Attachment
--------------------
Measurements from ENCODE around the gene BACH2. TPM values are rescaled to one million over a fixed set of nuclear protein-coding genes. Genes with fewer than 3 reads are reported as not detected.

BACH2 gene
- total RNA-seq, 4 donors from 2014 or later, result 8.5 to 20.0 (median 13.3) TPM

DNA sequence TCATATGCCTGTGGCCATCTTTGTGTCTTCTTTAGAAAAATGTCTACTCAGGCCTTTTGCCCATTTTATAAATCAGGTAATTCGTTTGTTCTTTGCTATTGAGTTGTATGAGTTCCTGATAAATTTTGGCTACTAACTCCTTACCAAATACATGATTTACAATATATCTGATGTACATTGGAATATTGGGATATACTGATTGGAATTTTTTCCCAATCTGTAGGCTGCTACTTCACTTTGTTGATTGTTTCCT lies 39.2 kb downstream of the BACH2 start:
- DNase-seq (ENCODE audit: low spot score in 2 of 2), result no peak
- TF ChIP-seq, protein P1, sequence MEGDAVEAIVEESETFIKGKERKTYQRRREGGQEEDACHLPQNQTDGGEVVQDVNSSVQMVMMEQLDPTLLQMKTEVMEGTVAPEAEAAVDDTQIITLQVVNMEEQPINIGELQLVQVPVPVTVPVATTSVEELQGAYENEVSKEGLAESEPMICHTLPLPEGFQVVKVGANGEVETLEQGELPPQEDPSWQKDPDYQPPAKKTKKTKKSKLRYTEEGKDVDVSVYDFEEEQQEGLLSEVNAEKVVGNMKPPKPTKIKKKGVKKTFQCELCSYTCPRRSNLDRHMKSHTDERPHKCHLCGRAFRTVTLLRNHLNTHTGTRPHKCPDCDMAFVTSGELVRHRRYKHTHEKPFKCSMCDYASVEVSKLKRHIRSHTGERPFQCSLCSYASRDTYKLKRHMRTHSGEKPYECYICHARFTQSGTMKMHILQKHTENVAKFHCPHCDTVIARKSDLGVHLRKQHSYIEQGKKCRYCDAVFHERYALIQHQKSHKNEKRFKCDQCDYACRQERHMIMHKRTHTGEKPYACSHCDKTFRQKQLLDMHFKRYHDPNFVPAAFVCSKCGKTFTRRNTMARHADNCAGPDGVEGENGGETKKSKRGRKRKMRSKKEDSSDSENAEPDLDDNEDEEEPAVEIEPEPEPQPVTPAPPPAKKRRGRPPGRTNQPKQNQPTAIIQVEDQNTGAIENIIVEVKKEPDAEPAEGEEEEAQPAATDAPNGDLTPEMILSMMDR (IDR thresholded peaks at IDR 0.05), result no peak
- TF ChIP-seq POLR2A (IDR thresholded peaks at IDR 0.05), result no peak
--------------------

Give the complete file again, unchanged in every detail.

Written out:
Measurements from ENCODE around the gene BACH2. TPM values are rescaled to one million over a fixed set of nuclear protein-coding genes. Genes with fewer than 3 reads are reported as not detected.

BACH2 gene
- total RNA-seq, 4 donors from 2014 or later, result 8.5 to 20.0 (median 13.3) TPM

DNA sequence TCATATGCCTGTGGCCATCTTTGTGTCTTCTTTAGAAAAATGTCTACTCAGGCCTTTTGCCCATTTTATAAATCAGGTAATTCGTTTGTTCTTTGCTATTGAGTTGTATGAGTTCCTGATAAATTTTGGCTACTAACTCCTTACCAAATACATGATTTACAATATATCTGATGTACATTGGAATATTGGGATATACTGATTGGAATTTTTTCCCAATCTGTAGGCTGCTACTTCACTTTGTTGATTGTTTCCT lies 39.2 kb downstream of the BACH2 start:
- DNase-seq (ENCODE audit: low spot score in 2 of 2), result no peak
- TF ChIP-seq, protein P1, sequence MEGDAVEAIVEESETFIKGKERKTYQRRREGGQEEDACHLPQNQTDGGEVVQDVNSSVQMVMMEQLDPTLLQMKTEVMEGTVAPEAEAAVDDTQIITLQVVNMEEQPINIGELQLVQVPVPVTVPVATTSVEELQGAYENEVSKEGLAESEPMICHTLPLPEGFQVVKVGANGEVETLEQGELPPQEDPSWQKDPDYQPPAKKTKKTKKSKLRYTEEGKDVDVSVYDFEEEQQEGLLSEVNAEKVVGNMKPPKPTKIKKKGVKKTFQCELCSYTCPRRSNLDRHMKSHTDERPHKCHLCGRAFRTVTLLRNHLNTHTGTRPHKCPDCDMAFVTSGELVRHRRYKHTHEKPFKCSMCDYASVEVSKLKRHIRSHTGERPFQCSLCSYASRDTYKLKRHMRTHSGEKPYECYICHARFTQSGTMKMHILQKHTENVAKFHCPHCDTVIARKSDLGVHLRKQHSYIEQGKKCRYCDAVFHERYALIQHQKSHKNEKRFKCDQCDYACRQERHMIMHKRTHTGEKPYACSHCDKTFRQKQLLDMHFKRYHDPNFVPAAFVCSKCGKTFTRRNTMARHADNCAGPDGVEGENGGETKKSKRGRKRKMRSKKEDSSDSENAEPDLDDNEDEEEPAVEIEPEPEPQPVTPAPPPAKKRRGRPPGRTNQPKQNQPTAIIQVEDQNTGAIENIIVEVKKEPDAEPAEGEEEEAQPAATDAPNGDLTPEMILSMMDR (IDR thresholded peaks at IDR 0.05), result no peak
- TF ChIP-seq POLR2A (IDR thresholded peaks at IDR 0.05), result no peak